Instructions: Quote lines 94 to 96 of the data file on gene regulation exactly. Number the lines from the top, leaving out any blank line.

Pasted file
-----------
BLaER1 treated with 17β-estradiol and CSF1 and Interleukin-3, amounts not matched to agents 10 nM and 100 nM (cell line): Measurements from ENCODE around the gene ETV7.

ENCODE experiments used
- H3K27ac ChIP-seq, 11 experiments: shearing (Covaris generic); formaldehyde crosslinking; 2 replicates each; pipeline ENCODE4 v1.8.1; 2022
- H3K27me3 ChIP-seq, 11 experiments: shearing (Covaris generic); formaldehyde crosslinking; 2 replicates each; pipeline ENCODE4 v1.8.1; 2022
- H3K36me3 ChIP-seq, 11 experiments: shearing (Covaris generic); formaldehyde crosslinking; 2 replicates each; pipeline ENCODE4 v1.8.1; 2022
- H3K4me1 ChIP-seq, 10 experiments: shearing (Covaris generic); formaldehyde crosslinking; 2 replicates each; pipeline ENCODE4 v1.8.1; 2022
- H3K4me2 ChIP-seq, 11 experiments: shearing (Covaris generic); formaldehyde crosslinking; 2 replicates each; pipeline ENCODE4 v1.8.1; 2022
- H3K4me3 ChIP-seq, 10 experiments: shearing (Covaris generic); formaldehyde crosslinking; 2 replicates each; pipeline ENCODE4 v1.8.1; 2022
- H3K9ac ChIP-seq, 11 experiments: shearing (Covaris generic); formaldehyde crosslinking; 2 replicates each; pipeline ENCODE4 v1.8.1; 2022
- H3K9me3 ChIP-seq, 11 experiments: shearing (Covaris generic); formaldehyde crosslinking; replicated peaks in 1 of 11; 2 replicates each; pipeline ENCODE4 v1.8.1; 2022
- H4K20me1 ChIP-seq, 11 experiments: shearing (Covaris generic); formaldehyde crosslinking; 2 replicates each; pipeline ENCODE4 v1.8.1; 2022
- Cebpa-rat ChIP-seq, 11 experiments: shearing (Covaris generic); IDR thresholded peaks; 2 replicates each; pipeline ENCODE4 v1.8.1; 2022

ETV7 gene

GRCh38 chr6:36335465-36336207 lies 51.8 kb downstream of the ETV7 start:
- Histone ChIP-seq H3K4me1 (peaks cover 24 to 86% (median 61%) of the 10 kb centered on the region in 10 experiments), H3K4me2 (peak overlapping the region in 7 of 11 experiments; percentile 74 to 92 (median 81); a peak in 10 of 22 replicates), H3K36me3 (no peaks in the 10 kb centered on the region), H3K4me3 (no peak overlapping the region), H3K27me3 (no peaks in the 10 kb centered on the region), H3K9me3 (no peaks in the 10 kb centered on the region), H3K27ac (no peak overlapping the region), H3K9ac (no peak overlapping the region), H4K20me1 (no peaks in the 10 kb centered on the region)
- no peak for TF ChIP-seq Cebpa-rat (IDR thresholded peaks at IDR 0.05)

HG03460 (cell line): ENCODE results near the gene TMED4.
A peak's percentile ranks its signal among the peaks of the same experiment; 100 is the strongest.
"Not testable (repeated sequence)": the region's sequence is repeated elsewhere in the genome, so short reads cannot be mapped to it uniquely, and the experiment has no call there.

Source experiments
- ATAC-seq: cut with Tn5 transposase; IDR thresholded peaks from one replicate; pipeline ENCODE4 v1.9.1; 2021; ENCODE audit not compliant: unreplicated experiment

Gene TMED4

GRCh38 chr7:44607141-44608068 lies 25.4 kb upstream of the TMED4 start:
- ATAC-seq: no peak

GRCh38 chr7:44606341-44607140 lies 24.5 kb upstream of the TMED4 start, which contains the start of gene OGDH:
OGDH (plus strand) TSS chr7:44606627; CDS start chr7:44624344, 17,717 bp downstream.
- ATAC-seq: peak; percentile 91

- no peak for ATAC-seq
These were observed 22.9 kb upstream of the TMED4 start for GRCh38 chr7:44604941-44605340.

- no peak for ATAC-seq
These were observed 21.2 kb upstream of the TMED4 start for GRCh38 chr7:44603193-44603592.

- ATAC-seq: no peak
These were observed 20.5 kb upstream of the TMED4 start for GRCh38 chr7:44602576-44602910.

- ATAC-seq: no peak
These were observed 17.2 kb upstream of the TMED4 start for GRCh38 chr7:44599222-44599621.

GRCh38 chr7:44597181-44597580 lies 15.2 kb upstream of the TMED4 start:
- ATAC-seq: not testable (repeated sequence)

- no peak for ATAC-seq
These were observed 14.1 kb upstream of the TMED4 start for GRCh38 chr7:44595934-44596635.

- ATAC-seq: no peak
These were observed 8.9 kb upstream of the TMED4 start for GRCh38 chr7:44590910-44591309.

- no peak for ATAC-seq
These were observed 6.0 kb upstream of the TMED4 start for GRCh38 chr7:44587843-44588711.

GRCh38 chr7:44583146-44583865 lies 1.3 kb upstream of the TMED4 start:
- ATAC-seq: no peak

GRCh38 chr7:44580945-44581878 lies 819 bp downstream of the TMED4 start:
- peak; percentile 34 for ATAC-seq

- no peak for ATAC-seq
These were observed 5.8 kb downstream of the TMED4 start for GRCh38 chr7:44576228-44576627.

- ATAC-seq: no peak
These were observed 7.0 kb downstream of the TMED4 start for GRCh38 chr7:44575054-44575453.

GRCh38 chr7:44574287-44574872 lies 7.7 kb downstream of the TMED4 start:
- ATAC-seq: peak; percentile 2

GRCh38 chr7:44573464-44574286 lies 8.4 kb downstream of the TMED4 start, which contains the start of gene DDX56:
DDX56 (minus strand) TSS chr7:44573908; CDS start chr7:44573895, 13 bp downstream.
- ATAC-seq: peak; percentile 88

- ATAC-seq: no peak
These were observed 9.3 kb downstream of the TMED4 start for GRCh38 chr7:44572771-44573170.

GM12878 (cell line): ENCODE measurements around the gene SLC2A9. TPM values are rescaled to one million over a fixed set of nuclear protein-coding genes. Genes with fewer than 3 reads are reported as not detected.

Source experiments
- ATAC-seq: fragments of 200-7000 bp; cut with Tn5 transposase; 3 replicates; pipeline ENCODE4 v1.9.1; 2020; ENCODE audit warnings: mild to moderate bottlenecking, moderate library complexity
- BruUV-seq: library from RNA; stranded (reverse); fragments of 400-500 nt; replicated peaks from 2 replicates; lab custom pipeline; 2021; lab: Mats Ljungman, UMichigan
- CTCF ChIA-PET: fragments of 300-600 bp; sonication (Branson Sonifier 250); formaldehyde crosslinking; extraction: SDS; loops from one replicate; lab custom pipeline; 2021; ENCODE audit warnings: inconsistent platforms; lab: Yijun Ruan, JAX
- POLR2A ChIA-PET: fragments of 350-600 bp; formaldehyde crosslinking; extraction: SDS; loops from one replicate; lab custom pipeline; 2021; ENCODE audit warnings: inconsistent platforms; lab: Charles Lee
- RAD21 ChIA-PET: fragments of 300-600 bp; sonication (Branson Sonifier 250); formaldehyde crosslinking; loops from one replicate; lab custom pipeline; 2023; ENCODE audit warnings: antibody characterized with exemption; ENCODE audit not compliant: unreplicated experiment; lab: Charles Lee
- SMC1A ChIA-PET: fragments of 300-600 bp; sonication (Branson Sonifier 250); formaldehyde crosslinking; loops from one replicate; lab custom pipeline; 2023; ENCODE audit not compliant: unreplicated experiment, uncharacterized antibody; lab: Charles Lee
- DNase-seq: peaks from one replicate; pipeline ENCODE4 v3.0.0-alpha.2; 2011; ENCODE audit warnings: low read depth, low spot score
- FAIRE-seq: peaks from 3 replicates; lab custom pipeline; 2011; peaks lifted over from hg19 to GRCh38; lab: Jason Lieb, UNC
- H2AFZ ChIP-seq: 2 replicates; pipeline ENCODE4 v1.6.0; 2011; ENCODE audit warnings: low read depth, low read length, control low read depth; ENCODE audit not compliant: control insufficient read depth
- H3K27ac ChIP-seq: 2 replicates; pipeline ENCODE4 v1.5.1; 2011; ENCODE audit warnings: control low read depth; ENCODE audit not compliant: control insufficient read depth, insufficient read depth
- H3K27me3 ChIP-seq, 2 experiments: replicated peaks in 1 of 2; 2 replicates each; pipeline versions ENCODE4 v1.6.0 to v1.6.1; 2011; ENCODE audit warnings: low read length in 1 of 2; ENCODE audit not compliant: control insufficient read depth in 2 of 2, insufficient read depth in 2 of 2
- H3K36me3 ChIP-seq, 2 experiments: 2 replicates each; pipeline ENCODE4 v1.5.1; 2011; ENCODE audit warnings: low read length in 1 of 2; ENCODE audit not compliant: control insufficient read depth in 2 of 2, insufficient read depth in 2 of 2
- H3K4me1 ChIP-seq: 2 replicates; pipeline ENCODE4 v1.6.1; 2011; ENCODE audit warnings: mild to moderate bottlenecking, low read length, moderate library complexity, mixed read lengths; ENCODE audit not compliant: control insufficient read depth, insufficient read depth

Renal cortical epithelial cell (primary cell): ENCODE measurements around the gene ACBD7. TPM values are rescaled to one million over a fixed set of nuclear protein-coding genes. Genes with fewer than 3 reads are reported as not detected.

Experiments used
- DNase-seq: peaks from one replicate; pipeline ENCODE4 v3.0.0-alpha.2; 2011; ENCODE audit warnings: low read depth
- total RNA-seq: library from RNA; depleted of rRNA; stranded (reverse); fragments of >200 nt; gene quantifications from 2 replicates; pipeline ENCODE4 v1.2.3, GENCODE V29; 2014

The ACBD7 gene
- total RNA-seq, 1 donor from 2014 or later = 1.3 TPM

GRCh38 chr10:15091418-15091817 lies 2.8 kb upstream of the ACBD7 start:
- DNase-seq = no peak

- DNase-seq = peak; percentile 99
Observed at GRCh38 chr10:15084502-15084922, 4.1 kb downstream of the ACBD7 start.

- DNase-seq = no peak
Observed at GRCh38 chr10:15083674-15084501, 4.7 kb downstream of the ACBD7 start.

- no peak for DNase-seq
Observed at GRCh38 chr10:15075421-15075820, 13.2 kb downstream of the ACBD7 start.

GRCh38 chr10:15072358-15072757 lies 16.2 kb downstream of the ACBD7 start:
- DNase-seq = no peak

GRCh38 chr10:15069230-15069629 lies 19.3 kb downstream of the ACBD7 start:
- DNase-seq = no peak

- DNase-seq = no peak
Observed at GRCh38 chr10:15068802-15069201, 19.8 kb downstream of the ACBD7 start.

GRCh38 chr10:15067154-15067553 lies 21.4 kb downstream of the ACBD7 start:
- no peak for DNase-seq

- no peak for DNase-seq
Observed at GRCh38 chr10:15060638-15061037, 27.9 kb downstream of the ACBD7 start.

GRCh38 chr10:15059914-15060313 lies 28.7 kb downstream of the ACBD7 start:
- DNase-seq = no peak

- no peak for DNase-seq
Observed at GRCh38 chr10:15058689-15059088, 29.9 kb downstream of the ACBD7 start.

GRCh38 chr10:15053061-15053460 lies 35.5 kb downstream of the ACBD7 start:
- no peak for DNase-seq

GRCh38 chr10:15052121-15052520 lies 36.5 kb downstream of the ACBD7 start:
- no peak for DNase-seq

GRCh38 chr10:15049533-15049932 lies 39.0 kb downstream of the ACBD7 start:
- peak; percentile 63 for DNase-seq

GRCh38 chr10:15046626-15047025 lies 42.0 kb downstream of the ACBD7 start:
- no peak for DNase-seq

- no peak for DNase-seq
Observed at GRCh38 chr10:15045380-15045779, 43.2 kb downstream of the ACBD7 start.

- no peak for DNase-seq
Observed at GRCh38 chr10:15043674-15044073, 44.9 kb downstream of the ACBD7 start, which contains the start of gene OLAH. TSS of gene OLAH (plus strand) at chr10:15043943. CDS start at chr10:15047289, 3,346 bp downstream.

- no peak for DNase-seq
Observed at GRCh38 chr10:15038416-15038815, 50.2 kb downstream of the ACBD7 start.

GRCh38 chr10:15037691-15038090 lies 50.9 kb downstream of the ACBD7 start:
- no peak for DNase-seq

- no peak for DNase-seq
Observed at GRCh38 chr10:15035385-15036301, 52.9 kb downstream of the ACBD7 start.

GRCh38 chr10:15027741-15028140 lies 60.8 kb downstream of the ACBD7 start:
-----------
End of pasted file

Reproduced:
GRCh38 chr10:15067154-15067553 lies 21.4 kb downstream of the ACBD7 start:
- no peak for DNase-seq

- no peak for DNase-seq